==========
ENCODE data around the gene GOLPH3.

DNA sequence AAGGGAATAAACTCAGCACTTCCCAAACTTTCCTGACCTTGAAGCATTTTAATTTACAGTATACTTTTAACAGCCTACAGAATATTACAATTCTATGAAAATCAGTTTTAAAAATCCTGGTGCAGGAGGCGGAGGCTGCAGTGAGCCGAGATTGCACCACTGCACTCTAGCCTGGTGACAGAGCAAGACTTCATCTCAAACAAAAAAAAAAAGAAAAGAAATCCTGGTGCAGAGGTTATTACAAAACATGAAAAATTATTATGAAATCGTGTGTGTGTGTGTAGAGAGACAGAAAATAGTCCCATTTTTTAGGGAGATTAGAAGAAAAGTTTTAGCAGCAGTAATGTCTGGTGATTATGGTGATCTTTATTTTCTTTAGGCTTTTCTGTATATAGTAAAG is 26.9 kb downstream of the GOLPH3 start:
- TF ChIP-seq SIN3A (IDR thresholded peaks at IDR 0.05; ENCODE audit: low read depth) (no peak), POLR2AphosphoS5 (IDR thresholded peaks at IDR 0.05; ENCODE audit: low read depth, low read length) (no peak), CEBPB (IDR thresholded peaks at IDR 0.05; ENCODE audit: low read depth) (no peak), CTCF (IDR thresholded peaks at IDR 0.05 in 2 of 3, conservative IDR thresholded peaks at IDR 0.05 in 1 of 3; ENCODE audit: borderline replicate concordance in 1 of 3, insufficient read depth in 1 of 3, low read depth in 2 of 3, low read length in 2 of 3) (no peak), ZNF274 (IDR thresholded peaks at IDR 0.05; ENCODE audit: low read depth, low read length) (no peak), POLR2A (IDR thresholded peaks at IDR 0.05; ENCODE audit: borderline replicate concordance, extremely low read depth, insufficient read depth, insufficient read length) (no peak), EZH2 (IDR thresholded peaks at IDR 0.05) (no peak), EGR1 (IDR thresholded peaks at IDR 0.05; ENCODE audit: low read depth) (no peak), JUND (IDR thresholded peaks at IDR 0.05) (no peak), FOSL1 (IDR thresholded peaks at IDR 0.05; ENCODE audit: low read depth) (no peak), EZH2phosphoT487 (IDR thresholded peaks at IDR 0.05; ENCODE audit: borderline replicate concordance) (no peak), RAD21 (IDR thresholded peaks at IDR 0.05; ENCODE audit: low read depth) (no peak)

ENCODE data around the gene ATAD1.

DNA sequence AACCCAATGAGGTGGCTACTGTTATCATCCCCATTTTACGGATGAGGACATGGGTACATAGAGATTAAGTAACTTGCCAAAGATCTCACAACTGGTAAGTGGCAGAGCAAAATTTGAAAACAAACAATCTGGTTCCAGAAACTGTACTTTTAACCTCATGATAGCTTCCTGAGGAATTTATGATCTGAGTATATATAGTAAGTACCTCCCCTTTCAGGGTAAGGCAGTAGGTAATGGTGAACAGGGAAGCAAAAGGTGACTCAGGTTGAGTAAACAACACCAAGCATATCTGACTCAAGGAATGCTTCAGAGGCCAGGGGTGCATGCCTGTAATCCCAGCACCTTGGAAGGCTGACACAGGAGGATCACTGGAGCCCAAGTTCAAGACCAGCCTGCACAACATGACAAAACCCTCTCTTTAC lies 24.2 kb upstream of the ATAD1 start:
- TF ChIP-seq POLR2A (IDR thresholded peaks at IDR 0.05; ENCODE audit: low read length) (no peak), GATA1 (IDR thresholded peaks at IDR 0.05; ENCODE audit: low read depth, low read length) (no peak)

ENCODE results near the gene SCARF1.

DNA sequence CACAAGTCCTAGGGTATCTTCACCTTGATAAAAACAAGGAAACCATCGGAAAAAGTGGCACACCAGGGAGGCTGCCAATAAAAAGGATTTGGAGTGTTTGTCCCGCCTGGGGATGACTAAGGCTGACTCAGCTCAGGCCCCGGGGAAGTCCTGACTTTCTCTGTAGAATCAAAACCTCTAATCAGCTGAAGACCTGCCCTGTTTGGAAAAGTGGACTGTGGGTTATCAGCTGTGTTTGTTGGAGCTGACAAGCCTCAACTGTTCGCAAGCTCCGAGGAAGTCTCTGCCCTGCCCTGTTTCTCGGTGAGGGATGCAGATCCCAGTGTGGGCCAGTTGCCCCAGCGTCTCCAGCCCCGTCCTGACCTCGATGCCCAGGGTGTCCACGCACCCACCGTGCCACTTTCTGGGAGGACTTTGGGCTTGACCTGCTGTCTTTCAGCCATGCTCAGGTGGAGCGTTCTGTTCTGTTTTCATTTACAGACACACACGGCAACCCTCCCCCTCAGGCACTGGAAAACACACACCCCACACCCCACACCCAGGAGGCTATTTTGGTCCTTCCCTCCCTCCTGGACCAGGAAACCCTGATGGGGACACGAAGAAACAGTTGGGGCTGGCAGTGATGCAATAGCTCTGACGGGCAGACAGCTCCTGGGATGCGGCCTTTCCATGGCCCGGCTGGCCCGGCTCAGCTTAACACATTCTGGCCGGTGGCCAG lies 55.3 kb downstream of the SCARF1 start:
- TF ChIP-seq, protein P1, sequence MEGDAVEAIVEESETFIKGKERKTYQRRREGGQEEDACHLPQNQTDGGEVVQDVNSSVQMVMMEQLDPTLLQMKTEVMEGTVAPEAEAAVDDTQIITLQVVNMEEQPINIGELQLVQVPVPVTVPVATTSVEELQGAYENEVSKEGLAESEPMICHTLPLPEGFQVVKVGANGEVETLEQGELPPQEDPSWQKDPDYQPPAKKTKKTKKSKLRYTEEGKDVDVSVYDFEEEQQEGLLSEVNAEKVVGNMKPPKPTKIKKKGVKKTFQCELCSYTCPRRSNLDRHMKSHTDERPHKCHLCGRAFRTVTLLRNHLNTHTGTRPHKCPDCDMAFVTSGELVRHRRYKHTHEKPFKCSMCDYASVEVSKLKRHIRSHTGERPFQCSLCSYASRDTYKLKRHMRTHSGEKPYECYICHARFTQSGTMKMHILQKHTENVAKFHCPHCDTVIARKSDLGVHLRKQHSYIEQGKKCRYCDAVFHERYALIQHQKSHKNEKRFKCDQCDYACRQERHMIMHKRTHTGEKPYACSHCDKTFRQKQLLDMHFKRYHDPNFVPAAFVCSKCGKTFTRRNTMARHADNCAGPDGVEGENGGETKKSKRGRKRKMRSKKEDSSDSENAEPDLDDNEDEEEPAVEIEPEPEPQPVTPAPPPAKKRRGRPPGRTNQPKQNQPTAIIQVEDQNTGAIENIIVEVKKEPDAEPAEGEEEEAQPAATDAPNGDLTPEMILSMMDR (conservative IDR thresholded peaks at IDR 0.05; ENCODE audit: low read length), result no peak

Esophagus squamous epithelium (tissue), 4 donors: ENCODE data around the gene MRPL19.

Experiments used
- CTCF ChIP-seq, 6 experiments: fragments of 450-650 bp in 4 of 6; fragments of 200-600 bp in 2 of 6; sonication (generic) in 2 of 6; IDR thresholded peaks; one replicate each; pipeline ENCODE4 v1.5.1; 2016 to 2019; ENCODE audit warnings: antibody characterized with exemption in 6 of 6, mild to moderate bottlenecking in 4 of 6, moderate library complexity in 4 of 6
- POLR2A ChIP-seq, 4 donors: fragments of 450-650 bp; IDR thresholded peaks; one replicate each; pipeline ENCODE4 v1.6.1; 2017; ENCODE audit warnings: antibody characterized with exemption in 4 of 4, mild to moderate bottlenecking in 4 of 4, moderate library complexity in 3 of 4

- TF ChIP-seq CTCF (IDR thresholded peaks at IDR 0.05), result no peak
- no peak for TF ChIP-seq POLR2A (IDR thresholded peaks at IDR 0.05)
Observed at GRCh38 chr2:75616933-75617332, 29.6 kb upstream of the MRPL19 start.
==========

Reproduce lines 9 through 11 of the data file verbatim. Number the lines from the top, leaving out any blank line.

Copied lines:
- TF ChIP-seq, protein P1, sequence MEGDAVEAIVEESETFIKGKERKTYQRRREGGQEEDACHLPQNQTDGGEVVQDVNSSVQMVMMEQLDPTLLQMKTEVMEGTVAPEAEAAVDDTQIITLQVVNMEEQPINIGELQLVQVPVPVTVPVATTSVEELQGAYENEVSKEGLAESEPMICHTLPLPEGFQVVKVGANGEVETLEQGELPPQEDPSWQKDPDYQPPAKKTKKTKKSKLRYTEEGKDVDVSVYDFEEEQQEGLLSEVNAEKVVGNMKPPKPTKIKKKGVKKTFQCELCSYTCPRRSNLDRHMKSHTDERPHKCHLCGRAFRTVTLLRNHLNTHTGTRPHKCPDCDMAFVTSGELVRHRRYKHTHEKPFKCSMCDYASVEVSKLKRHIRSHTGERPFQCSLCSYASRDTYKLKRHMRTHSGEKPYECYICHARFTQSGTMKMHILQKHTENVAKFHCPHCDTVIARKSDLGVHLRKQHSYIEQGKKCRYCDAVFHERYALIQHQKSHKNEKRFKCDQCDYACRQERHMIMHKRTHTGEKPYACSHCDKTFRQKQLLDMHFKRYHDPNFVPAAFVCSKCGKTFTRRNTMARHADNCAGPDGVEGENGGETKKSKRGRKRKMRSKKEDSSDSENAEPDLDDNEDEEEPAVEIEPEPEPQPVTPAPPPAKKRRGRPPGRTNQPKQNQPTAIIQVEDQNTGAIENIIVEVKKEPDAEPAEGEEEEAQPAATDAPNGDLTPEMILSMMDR (conservative IDR thresholded peaks at IDR 0.05; ENCODE audit: low read length), result no peak

Esophagus squamous epithelium (tissue), 4 donors: ENCODE data around the gene MRPL19.

Experiments used